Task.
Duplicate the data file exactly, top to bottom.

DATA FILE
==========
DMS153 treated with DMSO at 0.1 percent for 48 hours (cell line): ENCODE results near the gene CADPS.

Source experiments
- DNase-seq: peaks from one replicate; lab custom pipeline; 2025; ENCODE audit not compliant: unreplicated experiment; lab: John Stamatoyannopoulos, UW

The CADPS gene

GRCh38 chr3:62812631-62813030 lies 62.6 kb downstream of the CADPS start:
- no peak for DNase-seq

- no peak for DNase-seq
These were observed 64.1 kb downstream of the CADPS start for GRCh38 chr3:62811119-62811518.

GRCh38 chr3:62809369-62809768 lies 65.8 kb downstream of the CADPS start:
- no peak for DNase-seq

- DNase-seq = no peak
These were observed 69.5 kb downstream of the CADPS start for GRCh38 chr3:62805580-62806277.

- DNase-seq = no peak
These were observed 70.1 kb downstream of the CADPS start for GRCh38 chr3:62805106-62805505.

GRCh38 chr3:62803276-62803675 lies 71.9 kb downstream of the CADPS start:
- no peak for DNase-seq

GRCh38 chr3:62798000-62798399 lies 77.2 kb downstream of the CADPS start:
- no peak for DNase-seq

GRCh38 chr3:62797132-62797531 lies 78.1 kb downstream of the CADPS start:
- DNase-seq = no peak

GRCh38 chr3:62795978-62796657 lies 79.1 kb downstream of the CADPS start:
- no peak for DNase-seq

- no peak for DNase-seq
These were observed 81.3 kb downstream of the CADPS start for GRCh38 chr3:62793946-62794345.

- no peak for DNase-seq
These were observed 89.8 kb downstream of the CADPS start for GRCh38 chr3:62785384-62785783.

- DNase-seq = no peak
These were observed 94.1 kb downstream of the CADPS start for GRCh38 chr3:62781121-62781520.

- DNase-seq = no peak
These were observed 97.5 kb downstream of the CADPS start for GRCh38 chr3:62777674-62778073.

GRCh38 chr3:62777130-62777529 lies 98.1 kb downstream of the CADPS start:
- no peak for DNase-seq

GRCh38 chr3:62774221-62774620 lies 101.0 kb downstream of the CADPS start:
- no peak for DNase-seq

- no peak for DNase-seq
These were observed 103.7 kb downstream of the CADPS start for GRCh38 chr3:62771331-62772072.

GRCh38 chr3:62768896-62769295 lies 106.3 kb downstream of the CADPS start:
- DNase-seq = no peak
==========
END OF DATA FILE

DMS153 treated with DMSO at 0.1 percent for 48 hours (cell line): ENCODE results near the gene CADPS.

Source experiments
- DNase-seq: peaks from one replicate; lab custom pipeline; 2025; ENCODE audit not compliant: unreplicated experiment; lab: John Stamatoyannopoulos, UW

The CADPS gene

GRCh38 chr3:62812631-62813030 lies 62.6 kb downstream of the CADPS start:
- no peak for DNase-seq

- no peak for DNase-seq
These were observed 64.1 kb downstream of the CADPS start for GRCh38 chr3:62811119-62811518.

GRCh38 chr3:62809369-62809768 lies 65.8 kb downstream of the CADPS start:
- no peak for DNase-seq

- DNase-seq = no peak
These were observed 69.5 kb downstream of the CADPS start for GRCh38 chr3:62805580-62806277.

- DNase-seq = no peak
These were observed 70.1 kb downstream of the CADPS start for GRCh38 chr3:62805106-62805505.

GRCh38 chr3:62803276-62803675 lies 71.9 kb downstream of the CADPS start:
- no peak for DNase-seq

GRCh38 chr3:62798000-62798399 lies 77.2 kb downstream of the CADPS start:
- no peak for DNase-seq

GRCh38 chr3:62797132-62797531 lies 78.1 kb downstream of the CADPS start:
- DNase-seq = no peak

GRCh38 chr3:62795978-62796657 lies 79.1 kb downstream of the CADPS start:
- no peak for DNase-seq

- no peak for DNase-seq
These were observed 81.3 kb downstream of the CADPS start for GRCh38 chr3:62793946-62794345.

- no peak for DNase-seq
These were observed 89.8 kb downstream of the CADPS start for GRCh38 chr3:62785384-62785783.

- DNase-seq = no peak
These were observed 94.1 kb downstream of the CADPS start for GRCh38 chr3:62781121-62781520.

- DNase-seq = no peak
These were observed 97.5 kb downstream of the CADPS start for GRCh38 chr3:62777674-62778073.

GRCh38 chr3:62777130-62777529 lies 98.1 kb downstream of the CADPS start:
- no peak for DNase-seq

GRCh38 chr3:62774221-62774620 lies 101.0 kb downstream of the CADPS start:
- no peak for DNase-seq

- no peak for DNase-seq
These were observed 103.7 kb downstream of the CADPS start for GRCh38 chr3:62771331-62772072.

GRCh38 chr3:62768896-62769295 lies 106.3 kb downstream of the CADPS start:
- DNase-seq = no peak